GitLab is a free and opensource front-end Git repository that features a Wiki and an issue tracking feature. It allows you to host Git repositories on your own server and setup DevOps platform. In this guide, we are going to install GitLab CE (Community Edition) on Debian 10 (Buster) system.

Prerequisites

Before getting started, ensure that you have the following in place:

  • An instance of Debian 10 server with SSH access.
  • Minimum of 8 GB RAM
  •  20GB of hard disk space
  • A valid domain name pointed to the IP address of the server.
  • User with sudo rights

Let’s get started with installing GitLab on Debian 10 (Buster).

Step 1) Update the System

To get started, access your Debian server using SSH as a sudo user and invoke the following command to update the package lists on your system.

$ sudo apt update

Step 2) Install GitLab dependencies

Once the update is done, install the prerequisites required as shown below.

$ sudo apt install ca-certificates curl openssh-server postfix

Install-Postfix-Debian10-Gitlab

For the Postfix mail server, ensure that you select ‘Internet Site’ as the option for mail configuration.

Choose-Internet-Site-Postfix-Configuration-Gitlab

Next, provide the system mail name as shown and hit ENTER on the keyboard.

Mail-Name-Postfix-Gitlab-Debian10

Thereafter, the system will automatically complete installing all the packages and their dependencies.

Step 3) Install Gitlab CE

Up until this point, we are done with installing all the prerequisites needed to install GitLab. In this step we will proceed to install GitLab CE.

To, achieve this, first download the repository script from GitLab to the /tmp directory as shown.

$ cd /tmp $ wget https://packages.gitlab.com/install/repositories/gitlab/gitlab-ce/script.deb.sh

Once the script is downloaded, you need to execute it as shown.

$ sudo bash script.deb.sh

This will setup the GitLab repository ready for the installation of GitLab.

Run-Gitlab-Bash-Script-Debian10

Once you are done setting up the repository, install GitLab CE as shown.

$ sudo apt install gitlab-ce

Install-Gitlab-CE-apt-command

When prompted, press ‘Y’ and press ENTER on the keyboard to continue with the installation.

During the installation, you will get a notification that GitLab has not yet been configured. Additionally, the output will notify you that you have not yet configured a valid hostname for your instance.

Gitlab-CE-Installation-Message

We will go a step further and make the necessary configurations.

Step 4)  Configure Gitlab

To tune our GitLab installation, you need to edit the github.rb file. Here we will use the vim editor to open the file.

$ sudo vim /etc/gitlab/gitlab.rb

Search and locate the external_url parameter. Update the field to correspond to your domain as follows:

external_url ‘http://domain.com’

Using our test domain, this will be:

external_url 'http://crazytechgeek.info'

External-URL-Gitlab-CE-Debian10

Next, locate the letsencrypt[‘contact_emails’] field and update it to include an email address that will be used to alert the user when Let’s Encrypt SSL certificate near its expiration date.

letsencrypt['contact_emails'] = ['admin@linuxtechi.com']

Email-Contact-Gitlab-CE-Debain10

Finally, save the file and reconfigure GitLab installation as shown.

$ sudo gitlab-ctl reconfigure

Gitlab-CE-Reconfiguration-Command-Debain10

The reconfiguration takes about 5 minutes to complete. Once done, you should get the notification ‘GitLab Reconfigured!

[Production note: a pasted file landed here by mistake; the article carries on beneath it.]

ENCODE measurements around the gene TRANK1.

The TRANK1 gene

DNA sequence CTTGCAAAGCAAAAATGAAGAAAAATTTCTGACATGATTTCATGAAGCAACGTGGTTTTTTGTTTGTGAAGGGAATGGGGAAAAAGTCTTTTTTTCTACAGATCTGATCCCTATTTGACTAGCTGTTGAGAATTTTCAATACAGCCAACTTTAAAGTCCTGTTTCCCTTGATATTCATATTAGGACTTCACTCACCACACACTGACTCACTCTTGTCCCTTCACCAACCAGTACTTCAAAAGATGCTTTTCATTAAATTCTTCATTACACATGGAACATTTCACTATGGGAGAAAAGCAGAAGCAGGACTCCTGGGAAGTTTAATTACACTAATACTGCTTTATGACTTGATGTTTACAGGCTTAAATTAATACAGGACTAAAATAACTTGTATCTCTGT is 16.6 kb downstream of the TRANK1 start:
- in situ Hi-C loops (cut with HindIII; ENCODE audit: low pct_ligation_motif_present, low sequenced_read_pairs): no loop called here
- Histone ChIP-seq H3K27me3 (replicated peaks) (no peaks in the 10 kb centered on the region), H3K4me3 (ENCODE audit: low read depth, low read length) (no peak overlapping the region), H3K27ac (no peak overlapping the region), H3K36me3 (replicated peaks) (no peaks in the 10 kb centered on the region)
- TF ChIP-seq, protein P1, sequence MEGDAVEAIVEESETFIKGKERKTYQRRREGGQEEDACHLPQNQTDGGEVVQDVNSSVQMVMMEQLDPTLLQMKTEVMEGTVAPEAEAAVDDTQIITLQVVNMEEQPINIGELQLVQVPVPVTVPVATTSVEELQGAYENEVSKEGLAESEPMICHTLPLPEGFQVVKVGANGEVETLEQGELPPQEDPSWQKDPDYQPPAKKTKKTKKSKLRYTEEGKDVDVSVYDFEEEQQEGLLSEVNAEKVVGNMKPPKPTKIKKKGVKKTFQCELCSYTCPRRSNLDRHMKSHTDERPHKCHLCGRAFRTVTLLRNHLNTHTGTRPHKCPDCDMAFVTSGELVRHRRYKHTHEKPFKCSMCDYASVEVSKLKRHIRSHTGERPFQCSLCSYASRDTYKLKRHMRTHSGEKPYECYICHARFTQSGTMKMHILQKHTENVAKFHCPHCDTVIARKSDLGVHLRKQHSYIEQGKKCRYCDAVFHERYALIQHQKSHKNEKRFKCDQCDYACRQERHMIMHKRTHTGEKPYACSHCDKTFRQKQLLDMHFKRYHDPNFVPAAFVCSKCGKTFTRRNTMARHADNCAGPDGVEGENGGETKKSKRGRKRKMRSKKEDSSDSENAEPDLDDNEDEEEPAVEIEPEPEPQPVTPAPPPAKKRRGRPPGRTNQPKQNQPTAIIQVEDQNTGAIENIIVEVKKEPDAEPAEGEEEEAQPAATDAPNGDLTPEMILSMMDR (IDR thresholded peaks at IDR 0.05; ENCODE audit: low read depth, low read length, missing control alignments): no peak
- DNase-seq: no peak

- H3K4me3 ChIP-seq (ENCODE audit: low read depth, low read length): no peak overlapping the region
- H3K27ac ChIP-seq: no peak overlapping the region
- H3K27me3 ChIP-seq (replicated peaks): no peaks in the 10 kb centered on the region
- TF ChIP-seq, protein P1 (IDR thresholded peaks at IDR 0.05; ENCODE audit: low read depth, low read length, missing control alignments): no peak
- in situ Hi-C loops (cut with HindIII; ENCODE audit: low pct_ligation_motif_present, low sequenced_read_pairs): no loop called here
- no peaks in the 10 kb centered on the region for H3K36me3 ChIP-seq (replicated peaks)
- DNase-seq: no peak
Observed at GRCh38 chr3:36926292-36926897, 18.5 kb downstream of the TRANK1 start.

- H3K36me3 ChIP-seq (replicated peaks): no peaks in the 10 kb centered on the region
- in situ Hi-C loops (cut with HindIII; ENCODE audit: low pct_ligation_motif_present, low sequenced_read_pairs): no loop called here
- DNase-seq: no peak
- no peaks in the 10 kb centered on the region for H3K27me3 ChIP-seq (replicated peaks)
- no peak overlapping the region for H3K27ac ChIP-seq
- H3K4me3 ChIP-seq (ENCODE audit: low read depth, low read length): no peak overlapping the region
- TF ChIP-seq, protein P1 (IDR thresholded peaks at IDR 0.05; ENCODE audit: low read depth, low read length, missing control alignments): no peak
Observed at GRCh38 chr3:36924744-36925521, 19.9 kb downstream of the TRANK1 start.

Successfull-Gitlab-Reconfiguration-Message-Debain10

Step 5) Access Gitlab

All the configurations are now done. The only thing remaining is to access GitLab on the front-end. To achieve this, browse your domain from a web browser as shown.

http://domain.com

On your first attempt, you will be presented with the login page below. Log in using root user credentials.

Access-Gitlab-Portal-Debain10

You will be asked to change your password.

Change-Root-Password-Gitlab-Debain10

Once done, click on ‘change your password’ option and hit ENTER. This ushers you to the GitLab dashboard as shown.

Gitlab-CE-Dashboard-Debain10

Step 6) Secure Gitlab using Let’s Encrypt SSL Certificate

Let’s Encrypt is a free security certificate by Lets Encrypt authority that allows you to secure your website. GitLab configuration supports Let’s Encrypt and, in this step, we will configure our Gitlab instance to use Let’s Encrypt SSL for secure connections.

Head back to the gitlab.rb file

 $ sudo vim /etc/gitlab/gitlab.rb

Edit the following parameters as shown.

letsencrypt['enable'] = true letsencrypt['auto_renew'] = true

The first line allows Let’s Encrypt to be configured and the second line sets the renewal of the certificate to be automatic.

Along with that, you can define the auto renewal hour and day of the month as follows:

letsencrypt['auto_renew_hour'] = 5 letsencrypt['auto_renew_day_of_month'] = "*/6"

Also, set the URL to use HTTPS protocol instead of HTTP.

external_url 'https://crazytechgeek.info'

Save the changes and exit the config file.  To make above changes into the effect, once again run the below command .

$ sudo gitlab-ctl reconfigure

To verify that everything went according to plan, invoke the command:

$ sudo gitlab-rake gitlab:check

Gitlab-rake-command-Debian10

Reload the browser and notice that the URL to your server’s instance is now secured using Let’s Encrypt SSL certificates.

SSL-Certificates-Gitlab-Portal-Debian10

This wraps up our guide for today. In this guide, we showed you how to install and configure GitLab on Debian 10.

The post How to Install GitLab on Debian 10 (Buster) first appeared on LinuxTechi.